It is expected for clinics to follow the advice from both associations. This means that fertility treatments, that are not urgent, should be delayed.

The British Fertility Society sets the following guidelines for U.K. licenced fertility centers:

  • Not starting new treatments such as In-Vitro fertilization, embryo transfer, surgical sperm retrieval, insemination and ovulation induction
  • Consultations are to be carried out by phone or video calls
  • It is reasonable for non-infected Fertility patients who have already commenced a fertility treatment to complete their cycle.

Coronavirus and fertility treatments in the U.S.

Although generally speaking, the United States is currently at the initiation phase, there are already various states in which the COVID-19 has massively been spreading.

Governors in various U.S. states have therefore begun, to implement strict measures to encourage its citizens to stay at home. This means, among others, that in the respective regions, a ban on gatherings of people, travel restrictions and the closing of leisure facilities will be ordered.

The new virus has not only an impact on areas of daily life though. It also effects the U.S. health sector, including fertility clinics.The American Society for Reproductive Medicine therefore suggests avoid getting pregnant for those who presumably or are confirmed COVID-19 infected.

This also includes gestational carriers and both egg and sperm donors.

Gestational carriers and egg donors are recommended to freeze their oocytes or embryos and delaying their embryo transfer until they are desease-free.

As the U.S. administration has not implemented a shutdown on fertility clinics yet, there are still various U.S. fertility centers that keep on treating infertility patients always keeping in mind the recommendations of the CDC:

  • Practice good hygiene such as disinfection, avoiding physical contact and washing hands.
  • Provide video conference whenever possible.
  • Isolate oneself when suspecting infection or presenting symptoms.

Coronavirus and pregnancy

Fortunately, it has not been described that women infected with corona virus can transmit the disease to their babies.

Studies during the epidemic in China showed that babies born to infected mothers were born free of the virus. In addition, the virus was not found in amniotic fluid, umbilical cord or breast milk.

This is why the WHO maintains that pregnant women do not appear to have a greater risk than other patients of developing complications from COVD-19.

Patients who are currently pregnant should be reassured that no teratogenic or malignant effect on the baby has been seen. This means that the coronavirus does not cause malformations in the babies of infected pregnant mothers.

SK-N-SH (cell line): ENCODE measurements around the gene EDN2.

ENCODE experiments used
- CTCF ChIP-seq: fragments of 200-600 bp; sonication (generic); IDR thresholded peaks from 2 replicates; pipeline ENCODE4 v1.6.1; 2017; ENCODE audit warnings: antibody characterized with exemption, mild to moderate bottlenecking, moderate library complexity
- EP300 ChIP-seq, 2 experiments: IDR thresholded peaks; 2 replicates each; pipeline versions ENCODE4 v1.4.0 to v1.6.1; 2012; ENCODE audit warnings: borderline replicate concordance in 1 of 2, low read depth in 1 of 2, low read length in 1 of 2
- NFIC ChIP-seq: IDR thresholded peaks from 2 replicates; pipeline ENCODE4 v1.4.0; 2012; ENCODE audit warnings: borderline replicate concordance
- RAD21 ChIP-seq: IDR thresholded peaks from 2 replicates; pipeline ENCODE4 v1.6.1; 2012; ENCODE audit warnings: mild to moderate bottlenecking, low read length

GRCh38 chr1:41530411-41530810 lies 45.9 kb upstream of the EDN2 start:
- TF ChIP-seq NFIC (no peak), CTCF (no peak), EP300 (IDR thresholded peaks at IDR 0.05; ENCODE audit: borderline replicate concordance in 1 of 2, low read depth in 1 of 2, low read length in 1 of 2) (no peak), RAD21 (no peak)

Although data on pregnant women and women infected with corona virus are very promising, they need to continue to be protected in the same way as the rest of the population. Therefore, it is recommended precaution in this situation if the woman is pregnant.

FAQs from users

As Medical Director of Ginemed, could you explain to us what the coronavirus is and how it can affect us?

By Pascual Sánchez Martín M.D., M.Sc. (gynecologist).

COVID-19 is highly contagious and spreads easily through the population, but behaves similarly to the flu virus. 90% of people infected with COVID-19 will be asymptomatic. However, of the remaining 10% who will develop the disease.

Of 10 patients who will have symptoms of COVID-19, 8 will develop a fever, cough, malaise and flu-like muscle pain, and 2 will develop respiratory complications, such as pneumonia, and need hospital care. Only less than one person, or 0.5% of cases, will develop pulmonary fibrosis and the patient will need a ventilator.

In those patients whose defence system is weaker than normal, death may occur.
Read more

What message do you want to send to patients who are already in treatment?

By Pascual Sánchez Martín M.D., M.Sc. (gynecologist).

The coronavirus presents a symptomatology very similar to the seasonal flu. Every year we are faced with patients who catch the flu and are in the midst of the assisted reproduction process.

Faced with this situation we must differentiate the recommendations that would be made to the general population, in which there is no need not to continue with in assisted reproduction treatment.

But in particular cases we must study the needs and characteristics that involve each individual to determine whether it is necessary to postpone treatment.
Read more

What should I do if I am about to start assisted reproduction treatment and I have symptoms of COVID-19 disease?

By Pascual Sánchez Martín M.D., M.Sc. (gynecologist).

When we have a patient under treatment who develops the symptomatology of COVID-19, i.e. fever, cough and generalized discomfort, the wise thing to do would be to stop the fertility treatment treatment, in the same way as any other type of illness.

This is because an ill person who undergoes fertility treatment, when he or she is found to have fever and discomfort, will have worse results than if he or she were in full form.

It should be clarified that it is not that this patient cannot get pregnant, but the results will be worse. Therefore, there is no reason to treat a patient who is sick, whether it is due to COVID-19 or any other type of illness.

What do patients and donors need to know to protect themselves and avoid getting COVID-19?

By Pascual Sánchez Martín M.D., M.Sc. (gynecologist).